Feminist City: Claiming Space in a Man-made World

Feminist City: Claiming Space in a Man-made World

by Leslie Kern

Book Review

Feminist City is about “feminist geography,” a field that studies the failure of city planners to anticipate the needs of women. Because women do the vast majority of unpaid work (ie child care, elder care, and homemaking) they use the city much more intensively than men. Except on weekends, the latter use city spaces mainly on the way to work.

Historically the first women in public spaces were prostitutes (20% in the early 18th century). As distinctions of rank diminished with new fashions, the desire not to be misconstrued as a “public woman” put great pressure on middle class women to stay at home.

It didn’t help that working class women who came to the city to work in factories and domestic service were condemned  (according to Engels) for destroying families. Nor that author Charles Dickens proposed to compel “fallen women” to be sent to colonies with a surplus of men.

According to Kern, the male gender of the vast majority of city planners creates major difficulties for women in paid work, who must also transport children to school, daycare, and after school activities and children and elders to medical appointments. Since only a minority have cars, they must rely on public transportation, which is very poorly designed to accommodate them. Beyond Tube and subway stations inaccessible to women with strollers, most buses and trains accommodate strollers poorly, if at all. Public transport is also far more expensive for women – due to the high number of trips they take and the additional fares they pay for children they can’t leave at home.

Other ways women are disadvantaged in accessing city spaces include

  • Inadequate public toilets, a major problem for women managing pregnancy or periods, infants, or toddlers undergoing toilet training.
  • Inadequate safety planning for single women fearing potential male violence and microaggression in using public transport at night or in poorly light and/or low traffic areas.
  • Inadequate planning for girls’ recreational areas to complement the skate parks,

The most interesting section of the book addresses the threat women pose in a patriarchal system when they opt out of marriage and heterosexual monogamy, seek out female friendships in preference to romantic relationships, exist in public spaces on their own (without an accompanying male) or express themselves as individuals (politically, artistically, journalistically, or on social media).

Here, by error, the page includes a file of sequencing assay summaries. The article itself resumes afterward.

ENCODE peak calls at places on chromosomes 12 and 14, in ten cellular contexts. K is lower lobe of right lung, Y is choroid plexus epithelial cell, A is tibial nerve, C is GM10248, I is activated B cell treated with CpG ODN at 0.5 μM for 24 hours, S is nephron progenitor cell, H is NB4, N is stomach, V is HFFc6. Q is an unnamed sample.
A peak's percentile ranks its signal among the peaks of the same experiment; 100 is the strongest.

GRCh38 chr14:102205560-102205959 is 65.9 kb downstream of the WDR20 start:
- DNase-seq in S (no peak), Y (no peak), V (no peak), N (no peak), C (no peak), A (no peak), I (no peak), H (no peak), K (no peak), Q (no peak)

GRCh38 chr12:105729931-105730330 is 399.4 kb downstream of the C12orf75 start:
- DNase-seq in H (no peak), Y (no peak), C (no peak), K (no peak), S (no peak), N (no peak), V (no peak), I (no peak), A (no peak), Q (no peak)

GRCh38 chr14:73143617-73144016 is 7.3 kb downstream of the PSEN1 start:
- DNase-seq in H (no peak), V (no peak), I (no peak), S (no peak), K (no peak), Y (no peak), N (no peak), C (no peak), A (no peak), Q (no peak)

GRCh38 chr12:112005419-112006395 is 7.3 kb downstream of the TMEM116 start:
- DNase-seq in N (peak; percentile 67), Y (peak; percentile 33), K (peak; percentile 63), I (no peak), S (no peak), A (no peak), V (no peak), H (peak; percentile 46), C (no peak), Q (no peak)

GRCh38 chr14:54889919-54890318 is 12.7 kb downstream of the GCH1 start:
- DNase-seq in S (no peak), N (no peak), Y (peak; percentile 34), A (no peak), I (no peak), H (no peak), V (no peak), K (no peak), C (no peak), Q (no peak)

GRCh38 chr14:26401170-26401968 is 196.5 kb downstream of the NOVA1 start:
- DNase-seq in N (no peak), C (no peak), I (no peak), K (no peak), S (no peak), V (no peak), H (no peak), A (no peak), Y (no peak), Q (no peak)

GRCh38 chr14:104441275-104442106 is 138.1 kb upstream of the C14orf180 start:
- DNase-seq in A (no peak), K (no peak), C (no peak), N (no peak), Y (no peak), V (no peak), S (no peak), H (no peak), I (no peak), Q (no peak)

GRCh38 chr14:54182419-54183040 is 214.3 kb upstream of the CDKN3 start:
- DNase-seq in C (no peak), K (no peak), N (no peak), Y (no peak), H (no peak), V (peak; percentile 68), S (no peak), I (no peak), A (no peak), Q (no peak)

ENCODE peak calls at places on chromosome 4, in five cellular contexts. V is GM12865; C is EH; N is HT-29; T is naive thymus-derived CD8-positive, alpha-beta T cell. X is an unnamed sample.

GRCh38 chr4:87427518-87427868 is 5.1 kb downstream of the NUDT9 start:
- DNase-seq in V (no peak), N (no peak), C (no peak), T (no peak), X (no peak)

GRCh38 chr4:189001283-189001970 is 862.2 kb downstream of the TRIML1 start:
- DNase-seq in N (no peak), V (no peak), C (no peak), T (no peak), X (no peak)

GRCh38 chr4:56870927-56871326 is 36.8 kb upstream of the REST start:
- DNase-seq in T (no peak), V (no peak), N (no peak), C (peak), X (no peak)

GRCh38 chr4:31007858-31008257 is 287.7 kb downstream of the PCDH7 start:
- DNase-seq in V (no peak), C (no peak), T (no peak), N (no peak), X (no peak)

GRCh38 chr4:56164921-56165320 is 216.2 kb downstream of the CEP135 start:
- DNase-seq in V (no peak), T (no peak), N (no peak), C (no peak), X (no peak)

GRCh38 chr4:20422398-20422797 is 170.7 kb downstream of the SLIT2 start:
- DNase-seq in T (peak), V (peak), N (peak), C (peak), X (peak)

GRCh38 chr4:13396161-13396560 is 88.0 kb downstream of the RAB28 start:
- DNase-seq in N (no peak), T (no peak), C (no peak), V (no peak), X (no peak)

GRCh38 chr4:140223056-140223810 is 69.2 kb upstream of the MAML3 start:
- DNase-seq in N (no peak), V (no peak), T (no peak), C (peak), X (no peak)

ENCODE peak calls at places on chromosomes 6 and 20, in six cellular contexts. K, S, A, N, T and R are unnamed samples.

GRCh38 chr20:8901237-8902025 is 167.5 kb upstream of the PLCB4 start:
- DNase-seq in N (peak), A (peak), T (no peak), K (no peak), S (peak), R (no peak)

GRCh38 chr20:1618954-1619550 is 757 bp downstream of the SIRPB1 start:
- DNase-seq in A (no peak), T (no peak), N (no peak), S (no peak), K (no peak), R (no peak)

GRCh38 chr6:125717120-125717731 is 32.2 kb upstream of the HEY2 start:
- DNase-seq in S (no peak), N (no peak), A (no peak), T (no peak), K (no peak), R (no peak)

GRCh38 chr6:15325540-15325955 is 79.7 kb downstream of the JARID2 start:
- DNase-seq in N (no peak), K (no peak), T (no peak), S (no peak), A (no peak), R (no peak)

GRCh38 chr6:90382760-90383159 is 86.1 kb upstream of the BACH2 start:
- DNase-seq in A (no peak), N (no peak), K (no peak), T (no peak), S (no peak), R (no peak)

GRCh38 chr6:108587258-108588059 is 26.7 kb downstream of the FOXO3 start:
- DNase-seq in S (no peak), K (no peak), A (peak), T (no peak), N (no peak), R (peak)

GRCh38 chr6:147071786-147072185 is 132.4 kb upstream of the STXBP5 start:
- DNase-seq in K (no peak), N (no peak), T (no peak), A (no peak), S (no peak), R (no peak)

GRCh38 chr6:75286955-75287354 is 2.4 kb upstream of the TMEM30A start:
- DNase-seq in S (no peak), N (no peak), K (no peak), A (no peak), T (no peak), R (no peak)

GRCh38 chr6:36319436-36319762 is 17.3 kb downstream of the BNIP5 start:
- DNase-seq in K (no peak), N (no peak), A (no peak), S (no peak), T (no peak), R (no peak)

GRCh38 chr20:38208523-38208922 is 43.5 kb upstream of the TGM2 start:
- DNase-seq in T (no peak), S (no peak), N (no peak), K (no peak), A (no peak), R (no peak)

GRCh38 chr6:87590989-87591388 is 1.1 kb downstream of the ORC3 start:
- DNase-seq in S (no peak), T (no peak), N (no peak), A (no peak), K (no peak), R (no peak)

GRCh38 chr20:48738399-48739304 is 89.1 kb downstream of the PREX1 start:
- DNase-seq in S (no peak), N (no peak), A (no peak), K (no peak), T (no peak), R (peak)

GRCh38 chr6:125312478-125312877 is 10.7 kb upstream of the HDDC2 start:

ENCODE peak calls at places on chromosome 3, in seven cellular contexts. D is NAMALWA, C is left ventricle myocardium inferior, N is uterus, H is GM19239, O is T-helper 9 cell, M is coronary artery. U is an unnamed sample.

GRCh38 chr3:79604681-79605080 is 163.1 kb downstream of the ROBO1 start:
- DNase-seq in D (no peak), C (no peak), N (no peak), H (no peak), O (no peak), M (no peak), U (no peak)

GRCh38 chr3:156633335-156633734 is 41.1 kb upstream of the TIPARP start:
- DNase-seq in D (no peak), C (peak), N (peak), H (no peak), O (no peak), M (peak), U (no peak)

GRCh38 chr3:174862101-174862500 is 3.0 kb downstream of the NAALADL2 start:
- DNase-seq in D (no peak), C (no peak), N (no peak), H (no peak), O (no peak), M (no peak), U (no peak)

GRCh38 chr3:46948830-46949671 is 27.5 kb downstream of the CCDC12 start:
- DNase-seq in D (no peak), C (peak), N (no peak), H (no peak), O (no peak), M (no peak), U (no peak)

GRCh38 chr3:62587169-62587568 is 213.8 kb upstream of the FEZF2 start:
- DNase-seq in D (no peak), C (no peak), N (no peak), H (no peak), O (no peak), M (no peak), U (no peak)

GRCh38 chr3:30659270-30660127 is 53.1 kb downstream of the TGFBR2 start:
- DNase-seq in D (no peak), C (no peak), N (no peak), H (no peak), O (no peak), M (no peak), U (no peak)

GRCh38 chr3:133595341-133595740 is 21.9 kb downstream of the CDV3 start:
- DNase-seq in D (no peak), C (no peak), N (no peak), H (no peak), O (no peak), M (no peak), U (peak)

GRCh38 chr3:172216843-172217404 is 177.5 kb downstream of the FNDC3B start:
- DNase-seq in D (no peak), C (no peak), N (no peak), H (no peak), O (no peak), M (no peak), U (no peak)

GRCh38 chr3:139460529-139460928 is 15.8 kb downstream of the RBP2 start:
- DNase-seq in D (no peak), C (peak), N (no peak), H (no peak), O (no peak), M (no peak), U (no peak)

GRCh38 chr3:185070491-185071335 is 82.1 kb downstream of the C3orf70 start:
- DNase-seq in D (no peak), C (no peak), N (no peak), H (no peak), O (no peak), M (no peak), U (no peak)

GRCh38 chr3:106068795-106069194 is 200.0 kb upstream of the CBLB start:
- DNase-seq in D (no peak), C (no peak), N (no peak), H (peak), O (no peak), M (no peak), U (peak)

The default expectation is that a woman alone is presumed to be available to men or craving a relationship. Kern blames this expectation for the persistence of the urban tendency to “punish” solitary women with catcalling, whistling, unwanted touching or, most intrusive of all, being approached by male strangers and told to smile.

With the advent of the Internet, socially prominent women face far worse, with ubiquitous social media threats to injure, rape and kill them. In a few cases, these threats are carried out, as with British MP Jo Cox in 2016

 

6 thoughts on “Feminist City: Claiming Space in a Man-made World

  1. Then there is the issue of Iranian women not being allowed to ride bikes among other pertinent issues🧕

    “Isfahan is known as the city of bicycles, a reputation forged by its many cycling lanes, a bike-sharing system, and a government that actively promotes biking — that is, unless you are a woman.May 18, 2019”

    https://www.google.com/amp/s/www.rferl.org/amp/iran-women-banned-cycling-isfahan/29949683.html

    Liked by 2 people

  2. In general, Trace, cities are totally unsustainable as energy becomes more and more expensive – simply because of the immense transport costs of bringing food to cities and carrying away all the waste. This rise of the city relates directly to the destruction of the commons – driving peoples off their land so that they have no way to sustain themselves.

    Like

  3. Pingback: Invisible Women: Exposing Data Bias in a World Designed for Men | The Most Revolutionary Act

  4. Pingback: Enough with Catcalling: Fight Sexual Assault in Brail | The Most Revolutionary Act

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